The transmission of policy preferences from the mass electorate to the political elite is the subject of Warren Miller's illuminating new book. The elites of whom he writes are the delegates to recent nominating conventions analyzed in their subsequent roles as activists involved in presidential election campaigns. Miller's analysis delineates circumstances and conditions that affect the degree to which the issue preferences of these elite activists are more or less representative of those held by rank-and-file members of the nation's electorate.
Miller argues that, although consent and accountability are basic principles in the theory of democratic representation, the ways in which convention delegates are selected are not designed to implement these principles. Nevertheless, empirical analysis demonstrates that they often do so to varying degrees. Delegates selected in primary elections, Miller finds, are more representative of the ordinary voters than are delegates selected by any other means -- except for Democratic super delegates, who are the most representative of all.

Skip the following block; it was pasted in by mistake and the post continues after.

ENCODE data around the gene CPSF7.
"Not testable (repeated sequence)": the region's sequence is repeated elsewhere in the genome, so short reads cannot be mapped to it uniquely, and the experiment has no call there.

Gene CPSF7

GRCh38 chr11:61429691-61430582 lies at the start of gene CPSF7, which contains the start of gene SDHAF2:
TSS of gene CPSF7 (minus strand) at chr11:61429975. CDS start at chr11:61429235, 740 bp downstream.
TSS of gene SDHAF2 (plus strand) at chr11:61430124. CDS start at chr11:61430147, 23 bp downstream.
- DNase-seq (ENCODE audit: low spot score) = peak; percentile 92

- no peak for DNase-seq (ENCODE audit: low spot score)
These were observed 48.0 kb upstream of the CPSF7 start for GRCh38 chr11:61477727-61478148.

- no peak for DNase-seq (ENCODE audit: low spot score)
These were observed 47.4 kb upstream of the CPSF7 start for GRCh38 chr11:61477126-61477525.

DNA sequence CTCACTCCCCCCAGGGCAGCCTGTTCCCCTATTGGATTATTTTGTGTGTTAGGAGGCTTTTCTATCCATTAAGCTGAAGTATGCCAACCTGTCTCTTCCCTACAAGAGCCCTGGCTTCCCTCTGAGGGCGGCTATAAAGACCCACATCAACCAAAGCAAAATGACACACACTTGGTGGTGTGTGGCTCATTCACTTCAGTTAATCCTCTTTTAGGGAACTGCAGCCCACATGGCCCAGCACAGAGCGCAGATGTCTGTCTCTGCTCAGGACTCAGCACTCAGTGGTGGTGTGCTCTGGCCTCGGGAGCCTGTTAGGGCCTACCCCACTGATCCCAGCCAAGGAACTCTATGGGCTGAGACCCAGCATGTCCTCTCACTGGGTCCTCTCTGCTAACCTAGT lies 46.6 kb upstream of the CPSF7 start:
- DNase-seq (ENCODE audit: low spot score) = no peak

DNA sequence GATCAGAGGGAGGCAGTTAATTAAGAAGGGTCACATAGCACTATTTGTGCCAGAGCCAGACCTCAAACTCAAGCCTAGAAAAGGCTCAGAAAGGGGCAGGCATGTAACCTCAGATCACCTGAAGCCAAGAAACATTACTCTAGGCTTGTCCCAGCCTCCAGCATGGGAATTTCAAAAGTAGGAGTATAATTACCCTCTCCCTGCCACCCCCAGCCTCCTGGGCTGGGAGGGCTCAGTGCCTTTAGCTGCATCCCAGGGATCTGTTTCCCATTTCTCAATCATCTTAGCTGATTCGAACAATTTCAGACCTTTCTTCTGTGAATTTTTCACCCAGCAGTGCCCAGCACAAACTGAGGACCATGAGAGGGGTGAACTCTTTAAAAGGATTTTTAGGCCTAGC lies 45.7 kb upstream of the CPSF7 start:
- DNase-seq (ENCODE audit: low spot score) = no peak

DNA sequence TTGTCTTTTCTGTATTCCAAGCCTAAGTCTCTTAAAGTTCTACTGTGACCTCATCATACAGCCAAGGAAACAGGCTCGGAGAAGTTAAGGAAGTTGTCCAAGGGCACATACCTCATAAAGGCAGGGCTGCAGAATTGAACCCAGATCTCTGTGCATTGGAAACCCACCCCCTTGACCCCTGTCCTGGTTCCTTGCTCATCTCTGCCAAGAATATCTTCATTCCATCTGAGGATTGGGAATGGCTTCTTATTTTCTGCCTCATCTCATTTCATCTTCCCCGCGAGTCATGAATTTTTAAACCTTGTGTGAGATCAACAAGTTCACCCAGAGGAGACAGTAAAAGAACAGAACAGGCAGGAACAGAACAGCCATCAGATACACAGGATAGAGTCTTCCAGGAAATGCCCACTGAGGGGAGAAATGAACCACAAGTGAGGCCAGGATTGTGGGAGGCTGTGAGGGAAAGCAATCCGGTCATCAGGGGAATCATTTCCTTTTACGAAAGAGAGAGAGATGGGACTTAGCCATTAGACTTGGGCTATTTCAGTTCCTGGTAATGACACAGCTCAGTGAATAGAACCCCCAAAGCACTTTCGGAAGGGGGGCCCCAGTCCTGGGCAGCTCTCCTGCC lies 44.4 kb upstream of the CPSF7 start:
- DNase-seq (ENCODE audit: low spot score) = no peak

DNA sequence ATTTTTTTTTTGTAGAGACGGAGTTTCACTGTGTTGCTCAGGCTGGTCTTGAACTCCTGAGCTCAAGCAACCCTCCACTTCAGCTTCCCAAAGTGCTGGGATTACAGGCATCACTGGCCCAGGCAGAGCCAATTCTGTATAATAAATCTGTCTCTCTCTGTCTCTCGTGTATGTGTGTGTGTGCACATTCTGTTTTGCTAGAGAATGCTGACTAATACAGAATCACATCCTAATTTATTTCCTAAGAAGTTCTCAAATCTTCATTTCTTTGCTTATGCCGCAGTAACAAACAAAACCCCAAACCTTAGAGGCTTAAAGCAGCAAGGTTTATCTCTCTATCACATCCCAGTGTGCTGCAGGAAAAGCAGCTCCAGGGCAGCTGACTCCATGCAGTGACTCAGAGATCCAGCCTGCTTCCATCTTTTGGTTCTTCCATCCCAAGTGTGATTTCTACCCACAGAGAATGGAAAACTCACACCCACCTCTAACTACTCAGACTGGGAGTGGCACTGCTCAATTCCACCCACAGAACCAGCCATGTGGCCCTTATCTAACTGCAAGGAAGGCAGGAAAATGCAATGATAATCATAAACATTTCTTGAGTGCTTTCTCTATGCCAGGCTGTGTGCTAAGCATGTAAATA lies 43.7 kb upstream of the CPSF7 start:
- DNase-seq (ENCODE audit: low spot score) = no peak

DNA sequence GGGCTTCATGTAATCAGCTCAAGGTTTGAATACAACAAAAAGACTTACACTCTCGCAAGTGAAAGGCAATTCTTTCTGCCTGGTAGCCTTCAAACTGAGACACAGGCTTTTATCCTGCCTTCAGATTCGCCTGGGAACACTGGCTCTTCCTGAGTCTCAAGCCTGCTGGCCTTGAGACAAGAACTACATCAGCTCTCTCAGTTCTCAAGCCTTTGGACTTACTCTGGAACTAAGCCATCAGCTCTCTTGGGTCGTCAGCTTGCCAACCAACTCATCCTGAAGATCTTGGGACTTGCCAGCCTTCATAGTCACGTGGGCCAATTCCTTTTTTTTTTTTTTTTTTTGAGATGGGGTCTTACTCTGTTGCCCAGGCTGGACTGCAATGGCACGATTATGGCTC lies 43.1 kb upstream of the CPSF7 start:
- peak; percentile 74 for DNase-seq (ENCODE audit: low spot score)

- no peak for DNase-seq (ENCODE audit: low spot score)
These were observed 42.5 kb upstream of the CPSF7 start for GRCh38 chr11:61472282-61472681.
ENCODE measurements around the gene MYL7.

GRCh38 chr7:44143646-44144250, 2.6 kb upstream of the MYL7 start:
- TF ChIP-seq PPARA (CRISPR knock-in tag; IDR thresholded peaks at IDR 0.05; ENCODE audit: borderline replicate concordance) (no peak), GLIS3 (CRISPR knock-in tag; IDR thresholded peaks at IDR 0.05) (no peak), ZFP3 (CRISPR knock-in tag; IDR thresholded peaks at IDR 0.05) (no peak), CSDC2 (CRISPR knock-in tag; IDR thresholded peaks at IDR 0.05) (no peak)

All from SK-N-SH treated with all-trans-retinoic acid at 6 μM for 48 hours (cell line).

Miller's analysis explains why elites who campaign on behalf of particular candidates are less representative of mass policy opinions than are those who campaign on behalf of their parties, and why, ironically, the elites who campaign on behalf of specific policies are even less representative of the issue positions of their parties' rank-and-file partisans.Without Consent, a sequel toParties in Transition, makes an important contribution to the literature on theories of representation by its novel analysis of linkages connecting public opinion and public policy through the presidential campaign elites.
Subjects: Political Science
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